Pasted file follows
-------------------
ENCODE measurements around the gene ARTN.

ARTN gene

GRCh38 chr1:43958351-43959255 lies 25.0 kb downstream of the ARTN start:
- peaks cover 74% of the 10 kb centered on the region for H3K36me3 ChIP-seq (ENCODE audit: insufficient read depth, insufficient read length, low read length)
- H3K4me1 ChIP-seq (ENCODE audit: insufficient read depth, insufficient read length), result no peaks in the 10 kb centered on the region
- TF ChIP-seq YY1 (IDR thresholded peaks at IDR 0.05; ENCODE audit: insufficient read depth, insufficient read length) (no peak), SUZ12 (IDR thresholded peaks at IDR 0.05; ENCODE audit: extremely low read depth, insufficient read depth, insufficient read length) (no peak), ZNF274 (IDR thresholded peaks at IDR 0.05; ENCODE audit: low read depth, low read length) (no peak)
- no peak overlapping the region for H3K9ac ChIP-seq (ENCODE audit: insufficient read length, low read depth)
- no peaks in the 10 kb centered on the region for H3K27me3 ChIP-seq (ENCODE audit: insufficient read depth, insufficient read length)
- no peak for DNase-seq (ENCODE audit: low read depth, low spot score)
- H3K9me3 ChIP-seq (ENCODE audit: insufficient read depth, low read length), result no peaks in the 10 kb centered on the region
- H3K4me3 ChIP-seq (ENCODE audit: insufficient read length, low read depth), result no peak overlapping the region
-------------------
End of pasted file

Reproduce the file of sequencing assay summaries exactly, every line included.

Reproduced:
ENCODE measurements around the gene ARTN.

ARTN gene

GRCh38 chr1:43958351-43959255 lies 25.0 kb downstream of the ARTN start:
- peaks cover 74% of the 10 kb centered on the region for H3K36me3 ChIP-seq (ENCODE audit: insufficient read depth, insufficient read length, low read length)
- H3K4me1 ChIP-seq (ENCODE audit: insufficient read depth, insufficient read length), result no peaks in the 10 kb centered on the region
- TF ChIP-seq YY1 (IDR thresholded peaks at IDR 0.05; ENCODE audit: insufficient read depth, insufficient read length) (no peak), SUZ12 (IDR thresholded peaks at IDR 0.05; ENCODE audit: extremely low read depth, insufficient read depth, insufficient read length) (no peak), ZNF274 (IDR thresholded peaks at IDR 0.05; ENCODE audit: low read depth, low read length) (no peak)
- no peak overlapping the region for H3K9ac ChIP-seq (ENCODE audit: insufficient read length, low read depth)
- no peaks in the 10 kb centered on the region for H3K27me3 ChIP-seq (ENCODE audit: insufficient read depth, insufficient read length)
- no peak for DNase-seq (ENCODE audit: low read depth, low spot score)
- H3K9me3 ChIP-seq (ENCODE audit: insufficient read depth, low read length), result no peaks in the 10 kb centered on the region
- H3K4me3 ChIP-seq (ENCODE audit: insufficient read length, low read depth), result no peak overlapping the region